Anna Cosby's education and teaching experience have prepared her for the most meaningful teaching she has done: helping her son overcome challenges to reach his highest potential.

Anna Cosby graduated from the McKay School in 2003 with a degree in audiology and speech-language pathology, followed by a year of teaching remedial and accelerated math to elementary students in Newburg, New York. Later she shifted to teach dance to children this age. Now she is applying her teaching skills in her home to help her son overcome his learning challenges.

Cosby’s oldest son, Isaac, who is 11, has some learning delays, which Cosby recognized would need special attention. Currently Isaac takes two classes in public school, art and PE, and receives the rest of the curriculum at home. Cosby explained how her education experience has helped her give her son the best education for his needs.

“My education helped me discover learning delays in my son at a very early age, and as a result he received early intervention that I believe helped him immensely,” Cosby said. “I also learned the importance of teaching children in the manner they [best] absorb information. Each child is different, and what works for some children does not work for others.”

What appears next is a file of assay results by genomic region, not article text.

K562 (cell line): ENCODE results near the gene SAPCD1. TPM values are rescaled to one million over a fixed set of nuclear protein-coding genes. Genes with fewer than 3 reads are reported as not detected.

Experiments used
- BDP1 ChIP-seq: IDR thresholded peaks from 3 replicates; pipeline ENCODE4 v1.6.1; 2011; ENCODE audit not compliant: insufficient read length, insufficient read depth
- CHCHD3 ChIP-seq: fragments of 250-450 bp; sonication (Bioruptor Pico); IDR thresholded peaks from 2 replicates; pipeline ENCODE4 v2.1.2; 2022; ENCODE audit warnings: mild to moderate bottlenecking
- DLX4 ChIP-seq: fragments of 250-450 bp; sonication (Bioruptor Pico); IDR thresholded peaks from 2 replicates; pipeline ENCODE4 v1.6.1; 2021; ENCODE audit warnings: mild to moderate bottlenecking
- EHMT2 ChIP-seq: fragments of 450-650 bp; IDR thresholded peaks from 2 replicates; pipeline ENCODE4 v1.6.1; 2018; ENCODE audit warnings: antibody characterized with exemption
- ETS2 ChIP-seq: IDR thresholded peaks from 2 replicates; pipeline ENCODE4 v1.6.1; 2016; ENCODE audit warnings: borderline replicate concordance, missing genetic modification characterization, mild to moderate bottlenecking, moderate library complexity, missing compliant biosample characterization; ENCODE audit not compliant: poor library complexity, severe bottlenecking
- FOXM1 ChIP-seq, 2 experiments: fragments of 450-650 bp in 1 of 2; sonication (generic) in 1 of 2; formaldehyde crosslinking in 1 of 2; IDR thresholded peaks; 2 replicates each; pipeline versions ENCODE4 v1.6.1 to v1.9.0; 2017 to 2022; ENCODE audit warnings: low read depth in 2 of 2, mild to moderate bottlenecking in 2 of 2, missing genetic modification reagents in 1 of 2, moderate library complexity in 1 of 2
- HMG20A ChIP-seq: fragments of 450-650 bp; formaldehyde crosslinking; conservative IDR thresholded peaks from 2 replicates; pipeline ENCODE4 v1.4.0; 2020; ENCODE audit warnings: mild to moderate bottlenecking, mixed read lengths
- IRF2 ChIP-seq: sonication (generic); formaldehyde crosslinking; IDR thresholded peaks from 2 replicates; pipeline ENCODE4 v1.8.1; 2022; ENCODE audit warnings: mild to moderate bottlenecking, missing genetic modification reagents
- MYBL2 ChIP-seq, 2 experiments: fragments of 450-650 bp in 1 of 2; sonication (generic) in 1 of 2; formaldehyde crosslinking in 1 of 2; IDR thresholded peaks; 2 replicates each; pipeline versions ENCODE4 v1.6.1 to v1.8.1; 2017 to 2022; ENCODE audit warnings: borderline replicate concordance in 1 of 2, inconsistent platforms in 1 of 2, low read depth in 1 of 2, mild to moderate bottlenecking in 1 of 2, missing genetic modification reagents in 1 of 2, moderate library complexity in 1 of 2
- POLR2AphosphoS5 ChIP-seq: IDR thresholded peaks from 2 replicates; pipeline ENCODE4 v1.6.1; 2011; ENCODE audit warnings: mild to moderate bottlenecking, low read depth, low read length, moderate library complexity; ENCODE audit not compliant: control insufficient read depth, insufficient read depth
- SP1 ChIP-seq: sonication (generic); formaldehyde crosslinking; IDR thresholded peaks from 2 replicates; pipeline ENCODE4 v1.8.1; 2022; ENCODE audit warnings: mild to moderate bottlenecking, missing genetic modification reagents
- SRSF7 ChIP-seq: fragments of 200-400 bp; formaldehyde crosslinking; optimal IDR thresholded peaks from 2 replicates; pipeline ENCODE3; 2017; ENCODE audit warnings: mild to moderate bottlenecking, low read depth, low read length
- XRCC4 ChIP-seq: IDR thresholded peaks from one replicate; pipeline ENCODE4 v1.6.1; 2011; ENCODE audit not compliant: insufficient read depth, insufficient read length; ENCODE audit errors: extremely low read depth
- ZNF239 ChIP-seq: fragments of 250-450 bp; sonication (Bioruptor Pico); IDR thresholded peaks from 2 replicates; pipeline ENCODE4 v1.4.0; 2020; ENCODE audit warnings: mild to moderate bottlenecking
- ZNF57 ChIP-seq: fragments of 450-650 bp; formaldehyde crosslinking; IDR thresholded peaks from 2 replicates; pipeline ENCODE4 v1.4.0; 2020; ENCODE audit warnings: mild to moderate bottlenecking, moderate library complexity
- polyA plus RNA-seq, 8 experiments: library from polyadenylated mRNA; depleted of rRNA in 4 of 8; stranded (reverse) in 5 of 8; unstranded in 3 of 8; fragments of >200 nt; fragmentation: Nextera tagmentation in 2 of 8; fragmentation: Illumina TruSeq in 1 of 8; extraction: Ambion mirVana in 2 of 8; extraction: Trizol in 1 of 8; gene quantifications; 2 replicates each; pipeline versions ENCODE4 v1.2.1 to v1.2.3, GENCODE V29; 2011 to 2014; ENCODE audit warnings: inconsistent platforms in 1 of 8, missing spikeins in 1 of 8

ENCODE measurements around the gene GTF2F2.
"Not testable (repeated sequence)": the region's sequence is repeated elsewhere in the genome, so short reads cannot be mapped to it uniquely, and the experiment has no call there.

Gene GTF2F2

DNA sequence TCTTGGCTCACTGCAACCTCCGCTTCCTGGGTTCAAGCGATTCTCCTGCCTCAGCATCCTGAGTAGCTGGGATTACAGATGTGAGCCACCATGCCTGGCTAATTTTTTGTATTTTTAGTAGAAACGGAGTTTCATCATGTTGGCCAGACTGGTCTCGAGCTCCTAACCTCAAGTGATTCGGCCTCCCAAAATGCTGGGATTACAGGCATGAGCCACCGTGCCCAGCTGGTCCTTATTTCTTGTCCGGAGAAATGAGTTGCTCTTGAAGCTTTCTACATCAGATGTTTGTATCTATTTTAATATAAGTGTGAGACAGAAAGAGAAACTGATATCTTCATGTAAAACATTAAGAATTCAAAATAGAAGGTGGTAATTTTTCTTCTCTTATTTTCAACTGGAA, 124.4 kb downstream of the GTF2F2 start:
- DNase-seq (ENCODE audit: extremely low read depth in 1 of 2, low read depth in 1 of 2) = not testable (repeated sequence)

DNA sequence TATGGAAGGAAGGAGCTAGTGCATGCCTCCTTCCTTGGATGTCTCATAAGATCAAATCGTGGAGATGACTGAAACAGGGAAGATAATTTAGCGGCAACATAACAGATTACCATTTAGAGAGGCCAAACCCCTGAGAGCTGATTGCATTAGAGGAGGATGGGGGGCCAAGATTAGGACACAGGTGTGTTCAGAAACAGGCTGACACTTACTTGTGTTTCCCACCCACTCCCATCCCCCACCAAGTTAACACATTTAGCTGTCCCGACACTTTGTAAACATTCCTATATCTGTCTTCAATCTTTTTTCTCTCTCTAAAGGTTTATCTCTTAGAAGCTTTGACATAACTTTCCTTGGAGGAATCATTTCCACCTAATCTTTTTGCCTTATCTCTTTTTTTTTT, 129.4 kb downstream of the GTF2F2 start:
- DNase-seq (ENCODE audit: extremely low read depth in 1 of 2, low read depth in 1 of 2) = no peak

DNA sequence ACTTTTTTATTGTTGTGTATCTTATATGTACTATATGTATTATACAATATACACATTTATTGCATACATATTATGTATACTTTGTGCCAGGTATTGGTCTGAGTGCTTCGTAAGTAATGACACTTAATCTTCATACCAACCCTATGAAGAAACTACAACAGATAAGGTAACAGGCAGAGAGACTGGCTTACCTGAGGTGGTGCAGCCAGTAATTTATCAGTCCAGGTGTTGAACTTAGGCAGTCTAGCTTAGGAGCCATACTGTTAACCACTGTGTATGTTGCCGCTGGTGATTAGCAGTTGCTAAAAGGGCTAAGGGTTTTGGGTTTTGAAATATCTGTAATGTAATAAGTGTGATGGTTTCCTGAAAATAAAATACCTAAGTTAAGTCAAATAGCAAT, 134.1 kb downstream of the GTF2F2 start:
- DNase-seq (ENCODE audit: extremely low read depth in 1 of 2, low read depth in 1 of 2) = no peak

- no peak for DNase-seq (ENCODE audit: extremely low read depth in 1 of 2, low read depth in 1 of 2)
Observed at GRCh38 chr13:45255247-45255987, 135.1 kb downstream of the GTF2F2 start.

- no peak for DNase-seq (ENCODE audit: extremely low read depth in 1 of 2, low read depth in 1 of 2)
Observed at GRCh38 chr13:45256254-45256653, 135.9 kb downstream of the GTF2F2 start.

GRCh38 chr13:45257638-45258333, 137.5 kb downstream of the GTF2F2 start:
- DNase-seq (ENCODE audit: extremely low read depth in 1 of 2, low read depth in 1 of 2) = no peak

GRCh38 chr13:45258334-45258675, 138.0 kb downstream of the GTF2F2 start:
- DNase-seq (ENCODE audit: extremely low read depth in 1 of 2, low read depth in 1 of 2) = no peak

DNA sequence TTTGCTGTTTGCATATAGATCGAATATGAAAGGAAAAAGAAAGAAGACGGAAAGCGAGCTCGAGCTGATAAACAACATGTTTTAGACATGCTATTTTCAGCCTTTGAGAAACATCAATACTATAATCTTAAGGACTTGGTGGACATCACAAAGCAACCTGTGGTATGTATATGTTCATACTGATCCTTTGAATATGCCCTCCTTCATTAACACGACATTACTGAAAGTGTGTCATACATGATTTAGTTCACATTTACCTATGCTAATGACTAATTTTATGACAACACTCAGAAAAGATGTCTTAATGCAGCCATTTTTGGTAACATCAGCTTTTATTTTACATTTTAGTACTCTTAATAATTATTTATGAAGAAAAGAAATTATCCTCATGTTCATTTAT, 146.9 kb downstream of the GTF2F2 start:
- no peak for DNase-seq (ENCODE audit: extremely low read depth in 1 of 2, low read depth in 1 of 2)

In addition to her work with Isaac, Cosby has spent many hours serving in her church responsibilities, three times as a member of a primary presidency as well as other teaching responsibilities with youth and children. Currently, she lives in Lincoln, Nebraska. Isaac has three younger brothers who contribute to keeping her busy.

Reflecting on all of her teaching opportunities, Cosby considers her teaching efforts in her home as the most significant. “Teaching my son is the most meaningful teaching opportunity I've had,” Cosby said. “We are able to start each school day with a prayer and scripture study. I'm more invested in his progress than any other teacher could possibly be. We've grown closer together, and I'm learning a lot about patience.”

Patience is required, as it takes time for any child to learn and grow, particularly one with special needs. Cosby has taught this principle of learning to her family over time.

“I believe that learning is a lifelong process,” Cosby said. “There is a wealth of knowledge at our fingertips if we just take the time to look for it. Currently, I'm trying to relay that message to my children.”